Art imitates Arpaio: Two Phoenix bands find "inspiration" in the sheriff

Categories: Up On Sun

By Niki D'Andrea

Maricopa County Sheriff Joe Arpaio has inspired many things, but until recently, his impact on the local music scene seemed minimal. But now, at least two Valley bands are using the sheriff as a gimmick for their music -- one has adopted and adapted his name, and another is using his image in violent effigy.

Local hardcore punk band The Prosthetics just released a new seven-inch record, “Count It!” The cover art features a caricature of Joe Arpaio, face-down on a curb with a boot planted on the back of his head. The action captured in the drawing is known as “curbing teeth,” and it’s long been a part of skinhead and white power mythology (particularly after a teeth-curbing scene in the movie American History X).

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Prosthetics bassist Gerson Cedillos stresses that skinhead tradition had nothing whatsoever to do with the cover art -- the idea was just to illustrate something horrible happening to the po-po. “It has nothing to do with any kind of racism,” Cedillos says. “Some people from out of state thought it was racist because Arpaio looked like a Jew in the art, because he has a really big nose. And there was that movie, American History X. But it’s not meant to be racist. It was a way to show somebody getting hurt really badly, but not necessarily getting killed. I mean, nobody wants Arpaio to die, but there is a huge amount of animosity toward him.”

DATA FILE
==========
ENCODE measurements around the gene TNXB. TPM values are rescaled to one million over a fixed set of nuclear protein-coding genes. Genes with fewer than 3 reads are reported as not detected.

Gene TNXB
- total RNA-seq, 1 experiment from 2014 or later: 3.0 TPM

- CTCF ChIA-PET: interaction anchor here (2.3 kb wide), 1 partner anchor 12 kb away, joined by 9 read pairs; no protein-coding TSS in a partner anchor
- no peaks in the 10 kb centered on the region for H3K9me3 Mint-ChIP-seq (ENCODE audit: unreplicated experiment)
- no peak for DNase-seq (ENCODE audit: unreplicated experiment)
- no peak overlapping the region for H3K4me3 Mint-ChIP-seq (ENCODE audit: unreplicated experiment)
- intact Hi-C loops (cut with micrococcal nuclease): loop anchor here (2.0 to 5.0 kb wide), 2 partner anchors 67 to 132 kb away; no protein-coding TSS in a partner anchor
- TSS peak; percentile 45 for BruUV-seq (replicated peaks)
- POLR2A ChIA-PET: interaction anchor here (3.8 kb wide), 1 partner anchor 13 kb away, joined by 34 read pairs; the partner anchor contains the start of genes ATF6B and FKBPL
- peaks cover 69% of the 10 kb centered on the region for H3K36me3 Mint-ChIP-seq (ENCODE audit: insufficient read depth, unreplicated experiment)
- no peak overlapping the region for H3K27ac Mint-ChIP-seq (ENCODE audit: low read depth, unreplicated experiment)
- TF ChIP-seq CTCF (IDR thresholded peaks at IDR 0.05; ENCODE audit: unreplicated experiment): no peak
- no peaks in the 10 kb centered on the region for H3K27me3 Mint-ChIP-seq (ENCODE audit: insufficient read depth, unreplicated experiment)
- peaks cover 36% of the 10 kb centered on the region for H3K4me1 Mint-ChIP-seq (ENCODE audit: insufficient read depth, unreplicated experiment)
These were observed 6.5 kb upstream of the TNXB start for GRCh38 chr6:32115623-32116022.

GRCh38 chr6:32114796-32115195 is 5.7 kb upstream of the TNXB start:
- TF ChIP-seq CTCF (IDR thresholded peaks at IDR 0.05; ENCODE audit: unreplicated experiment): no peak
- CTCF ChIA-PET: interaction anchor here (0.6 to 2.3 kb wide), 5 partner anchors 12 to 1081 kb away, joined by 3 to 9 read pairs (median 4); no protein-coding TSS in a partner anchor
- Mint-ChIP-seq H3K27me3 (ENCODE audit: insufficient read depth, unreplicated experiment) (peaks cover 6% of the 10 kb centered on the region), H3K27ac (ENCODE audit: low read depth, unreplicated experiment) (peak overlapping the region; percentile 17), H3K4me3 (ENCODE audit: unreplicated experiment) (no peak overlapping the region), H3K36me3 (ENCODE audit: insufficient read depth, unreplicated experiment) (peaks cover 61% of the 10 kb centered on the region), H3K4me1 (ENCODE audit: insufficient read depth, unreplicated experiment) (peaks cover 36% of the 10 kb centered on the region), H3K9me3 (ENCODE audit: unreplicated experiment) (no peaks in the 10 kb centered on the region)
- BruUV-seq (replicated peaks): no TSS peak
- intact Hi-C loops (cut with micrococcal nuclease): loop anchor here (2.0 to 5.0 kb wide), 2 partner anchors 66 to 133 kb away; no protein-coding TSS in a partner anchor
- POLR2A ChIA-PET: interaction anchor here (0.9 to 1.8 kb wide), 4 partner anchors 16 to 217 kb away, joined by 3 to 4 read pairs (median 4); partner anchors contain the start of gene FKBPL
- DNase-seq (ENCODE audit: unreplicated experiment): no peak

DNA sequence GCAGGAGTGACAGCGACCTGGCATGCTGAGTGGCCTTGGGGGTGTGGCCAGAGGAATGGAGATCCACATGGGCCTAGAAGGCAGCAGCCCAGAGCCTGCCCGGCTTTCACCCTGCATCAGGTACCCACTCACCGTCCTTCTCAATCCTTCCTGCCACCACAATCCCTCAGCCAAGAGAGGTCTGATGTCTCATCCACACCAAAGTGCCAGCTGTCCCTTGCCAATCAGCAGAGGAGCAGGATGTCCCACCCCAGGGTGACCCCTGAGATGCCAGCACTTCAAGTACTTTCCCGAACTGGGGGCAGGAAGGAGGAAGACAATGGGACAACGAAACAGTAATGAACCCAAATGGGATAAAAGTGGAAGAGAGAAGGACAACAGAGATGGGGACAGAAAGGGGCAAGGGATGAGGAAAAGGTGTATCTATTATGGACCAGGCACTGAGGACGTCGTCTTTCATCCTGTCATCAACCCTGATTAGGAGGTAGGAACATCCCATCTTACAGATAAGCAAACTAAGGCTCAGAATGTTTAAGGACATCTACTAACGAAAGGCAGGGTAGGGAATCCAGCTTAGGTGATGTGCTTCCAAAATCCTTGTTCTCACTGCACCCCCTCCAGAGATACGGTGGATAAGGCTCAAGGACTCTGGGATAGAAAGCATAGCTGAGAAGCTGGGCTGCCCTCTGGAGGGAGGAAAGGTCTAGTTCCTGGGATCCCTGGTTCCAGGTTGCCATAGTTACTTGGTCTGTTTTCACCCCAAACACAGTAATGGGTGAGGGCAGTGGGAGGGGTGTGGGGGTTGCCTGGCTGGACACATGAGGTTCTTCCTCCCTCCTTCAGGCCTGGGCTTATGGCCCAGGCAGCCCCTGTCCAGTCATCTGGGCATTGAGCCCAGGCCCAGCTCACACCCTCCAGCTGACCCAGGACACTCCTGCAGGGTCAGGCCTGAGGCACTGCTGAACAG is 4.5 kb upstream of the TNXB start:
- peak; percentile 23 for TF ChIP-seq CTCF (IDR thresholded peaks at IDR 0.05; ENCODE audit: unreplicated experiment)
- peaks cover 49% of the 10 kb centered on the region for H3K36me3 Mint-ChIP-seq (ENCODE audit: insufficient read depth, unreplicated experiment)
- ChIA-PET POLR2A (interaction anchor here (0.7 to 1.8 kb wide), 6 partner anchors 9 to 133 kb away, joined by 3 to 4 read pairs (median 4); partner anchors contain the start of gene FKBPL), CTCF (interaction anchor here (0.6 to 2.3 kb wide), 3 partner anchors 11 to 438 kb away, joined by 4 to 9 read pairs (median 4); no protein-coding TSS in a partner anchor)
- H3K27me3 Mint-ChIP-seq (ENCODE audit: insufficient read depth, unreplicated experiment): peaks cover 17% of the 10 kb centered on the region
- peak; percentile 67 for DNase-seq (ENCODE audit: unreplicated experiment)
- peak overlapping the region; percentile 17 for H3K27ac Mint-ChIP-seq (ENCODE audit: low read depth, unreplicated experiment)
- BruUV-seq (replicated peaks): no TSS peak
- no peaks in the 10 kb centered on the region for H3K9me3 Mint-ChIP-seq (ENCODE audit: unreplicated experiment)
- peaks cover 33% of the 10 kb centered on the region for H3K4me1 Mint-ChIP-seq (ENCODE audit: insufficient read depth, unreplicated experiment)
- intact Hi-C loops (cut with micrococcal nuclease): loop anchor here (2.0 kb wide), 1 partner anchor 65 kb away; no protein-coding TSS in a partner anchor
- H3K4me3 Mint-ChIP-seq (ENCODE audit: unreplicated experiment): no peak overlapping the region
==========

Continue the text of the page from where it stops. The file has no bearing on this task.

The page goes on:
Cedillos says the cover, created by Mesa artist Austin Acker, was chosen because it fit with the band’s punk ethos. “We wanted something that was uniquely Phoenix, but can be applied throughout the world,” he says. “You know how punk is -- punk isn’t very police-friendly. It’s very anti-authority.”

And then there’s Phoenix duo Sheriff Joe and the Arpaios, which Chris Coffel and Shawn Severud of The Grassroots Campaign started just two weeks ago, as “a joke band.”

Unlike the frenetic punk of The Prosthetics, Sheriff Joe and the Arpaios’ music isn’t blisteringly fast and loud, taking a quirky, indie pop approach instead. As for their namesake, Coffel says, “Everybody knows Arpaio. He’s not the greatest guy in the world, but everybody knows him, so we figured, why not use him?”

Originally conceived as a comedic spinoff of Flight of the Conchords (the New Zealand duo chronicled in the HBO series of the same name), Sheriff Joe and the Arpaios may now be in it for a longer haul if fans dig their shtick.

“We might try to make this a live band, if people are interested,” Coffel says. “I thought we should dress up like sheriffs, but Shawn wants to wear pink underwear, so we’ll probably do white T-shirts tucked into the pink underwear.”

Coffel’s clearly taking a light-hearted approach to his band’s Arpaio “homage,” but he doesn’t hesitate to follow-up our interview with a quick phone call.

“I just want to add one thing, and it’s really important,” Coffel says. “We do think Joe Arpaio is a douchebag. We just wanna be clear on that.”

The Prosthetics will be performing with Subhumans Friday, April 19, at The Clubhouse Music Venue in Tempe, and with Fleas & Lice on Monday, May 19, at Modified Arts.




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